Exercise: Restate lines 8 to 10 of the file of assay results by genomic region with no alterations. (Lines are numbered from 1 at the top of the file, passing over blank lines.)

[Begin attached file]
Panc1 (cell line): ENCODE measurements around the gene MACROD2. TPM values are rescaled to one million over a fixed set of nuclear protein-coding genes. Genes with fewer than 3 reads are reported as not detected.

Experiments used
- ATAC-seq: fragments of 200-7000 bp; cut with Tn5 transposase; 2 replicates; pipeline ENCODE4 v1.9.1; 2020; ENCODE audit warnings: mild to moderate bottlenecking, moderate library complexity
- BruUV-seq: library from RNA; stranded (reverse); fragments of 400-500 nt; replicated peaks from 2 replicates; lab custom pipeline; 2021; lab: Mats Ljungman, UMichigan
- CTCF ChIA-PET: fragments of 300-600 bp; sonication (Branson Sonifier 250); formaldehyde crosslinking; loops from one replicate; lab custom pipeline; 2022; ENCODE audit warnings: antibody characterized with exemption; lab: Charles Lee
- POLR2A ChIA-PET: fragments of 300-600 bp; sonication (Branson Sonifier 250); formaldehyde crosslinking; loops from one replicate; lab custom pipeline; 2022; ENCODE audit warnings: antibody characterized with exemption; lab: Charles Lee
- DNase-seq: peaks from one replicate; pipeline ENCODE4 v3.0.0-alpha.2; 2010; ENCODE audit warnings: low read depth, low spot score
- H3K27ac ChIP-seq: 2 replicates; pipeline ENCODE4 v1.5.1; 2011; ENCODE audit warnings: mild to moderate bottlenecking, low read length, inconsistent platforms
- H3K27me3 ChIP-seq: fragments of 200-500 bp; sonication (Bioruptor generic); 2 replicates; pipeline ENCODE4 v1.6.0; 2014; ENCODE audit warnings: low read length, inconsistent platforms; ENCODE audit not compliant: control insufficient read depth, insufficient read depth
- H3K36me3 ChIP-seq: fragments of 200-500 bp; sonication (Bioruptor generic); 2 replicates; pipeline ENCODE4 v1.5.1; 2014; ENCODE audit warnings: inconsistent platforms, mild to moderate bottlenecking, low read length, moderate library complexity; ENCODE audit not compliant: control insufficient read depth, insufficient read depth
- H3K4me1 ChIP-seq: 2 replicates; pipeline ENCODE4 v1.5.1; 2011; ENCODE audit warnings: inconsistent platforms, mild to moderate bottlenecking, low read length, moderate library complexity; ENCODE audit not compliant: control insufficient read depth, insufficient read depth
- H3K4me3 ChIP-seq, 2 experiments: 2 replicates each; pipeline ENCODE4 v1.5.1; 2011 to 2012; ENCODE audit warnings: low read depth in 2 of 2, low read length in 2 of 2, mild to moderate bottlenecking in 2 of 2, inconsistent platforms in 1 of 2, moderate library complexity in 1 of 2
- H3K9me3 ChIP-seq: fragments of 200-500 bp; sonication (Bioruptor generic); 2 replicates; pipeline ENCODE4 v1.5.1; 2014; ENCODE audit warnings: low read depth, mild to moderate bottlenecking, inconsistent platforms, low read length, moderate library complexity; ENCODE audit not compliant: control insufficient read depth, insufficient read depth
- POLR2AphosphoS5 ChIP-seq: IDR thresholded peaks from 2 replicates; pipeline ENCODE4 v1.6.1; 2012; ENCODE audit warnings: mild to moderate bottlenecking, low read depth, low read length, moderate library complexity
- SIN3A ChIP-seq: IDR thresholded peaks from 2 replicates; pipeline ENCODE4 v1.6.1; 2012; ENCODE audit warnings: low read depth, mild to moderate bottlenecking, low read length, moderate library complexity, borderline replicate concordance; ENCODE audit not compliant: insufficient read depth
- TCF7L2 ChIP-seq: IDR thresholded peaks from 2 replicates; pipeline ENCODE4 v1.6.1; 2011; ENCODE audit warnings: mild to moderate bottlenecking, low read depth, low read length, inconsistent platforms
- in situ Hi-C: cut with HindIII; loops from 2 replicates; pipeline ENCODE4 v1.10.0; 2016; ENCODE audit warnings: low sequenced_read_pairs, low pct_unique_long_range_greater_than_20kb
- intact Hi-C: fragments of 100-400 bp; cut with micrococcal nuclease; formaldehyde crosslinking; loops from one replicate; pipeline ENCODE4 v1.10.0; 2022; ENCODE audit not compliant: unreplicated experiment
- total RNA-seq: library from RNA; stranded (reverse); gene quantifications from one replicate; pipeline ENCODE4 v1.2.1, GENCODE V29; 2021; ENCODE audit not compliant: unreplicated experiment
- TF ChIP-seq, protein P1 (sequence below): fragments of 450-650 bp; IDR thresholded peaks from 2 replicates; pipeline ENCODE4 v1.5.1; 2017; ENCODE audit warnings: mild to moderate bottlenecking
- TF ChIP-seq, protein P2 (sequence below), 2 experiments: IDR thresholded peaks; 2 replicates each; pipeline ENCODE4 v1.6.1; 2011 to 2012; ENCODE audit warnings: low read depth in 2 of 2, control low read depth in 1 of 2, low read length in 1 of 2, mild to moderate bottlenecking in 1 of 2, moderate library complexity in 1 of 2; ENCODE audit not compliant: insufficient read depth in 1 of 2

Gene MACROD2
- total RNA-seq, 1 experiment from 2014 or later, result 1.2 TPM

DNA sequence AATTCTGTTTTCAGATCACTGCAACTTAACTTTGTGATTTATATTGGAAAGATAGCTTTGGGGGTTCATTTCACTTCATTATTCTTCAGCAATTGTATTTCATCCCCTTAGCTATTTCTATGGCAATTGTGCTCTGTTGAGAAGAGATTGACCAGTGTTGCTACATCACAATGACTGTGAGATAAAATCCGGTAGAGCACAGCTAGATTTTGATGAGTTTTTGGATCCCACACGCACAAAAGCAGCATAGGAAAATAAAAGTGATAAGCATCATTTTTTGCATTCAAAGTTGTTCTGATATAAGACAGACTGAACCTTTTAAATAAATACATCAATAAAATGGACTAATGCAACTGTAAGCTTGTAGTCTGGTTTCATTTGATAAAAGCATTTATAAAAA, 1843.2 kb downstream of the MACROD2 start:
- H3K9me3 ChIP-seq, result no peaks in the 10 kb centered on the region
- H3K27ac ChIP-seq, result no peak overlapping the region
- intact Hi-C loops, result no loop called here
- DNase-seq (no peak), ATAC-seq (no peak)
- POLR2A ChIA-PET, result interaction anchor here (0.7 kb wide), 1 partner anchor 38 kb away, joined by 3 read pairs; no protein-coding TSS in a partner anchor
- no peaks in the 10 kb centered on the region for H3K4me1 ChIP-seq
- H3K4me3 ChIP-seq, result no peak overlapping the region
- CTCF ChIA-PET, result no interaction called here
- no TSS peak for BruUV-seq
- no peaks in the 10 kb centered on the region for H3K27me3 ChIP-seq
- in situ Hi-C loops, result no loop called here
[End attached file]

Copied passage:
- H3K27ac ChIP-seq: 2 replicates; pipeline ENCODE4 v1.5.1; 2011; ENCODE audit warnings: mild to moderate bottlenecking, low read length, inconsistent platforms
- H3K27me3 ChIP-seq: fragments of 200-500 bp; sonication (Bioruptor generic); 2 replicates; pipeline ENCODE4 v1.6.0; 2014; ENCODE audit warnings: low read length, inconsistent platforms; ENCODE audit not compliant: control insufficient read depth, insufficient read depth
- H3K36me3 ChIP-seq: fragments of 200-500 bp; sonication (Bioruptor generic); 2 replicates; pipeline ENCODE4 v1.5.1; 2014; ENCODE audit warnings: inconsistent platforms, mild to moderate bottlenecking, low read length, moderate library complexity; ENCODE audit not compliant: control insufficient read depth, insufficient read depth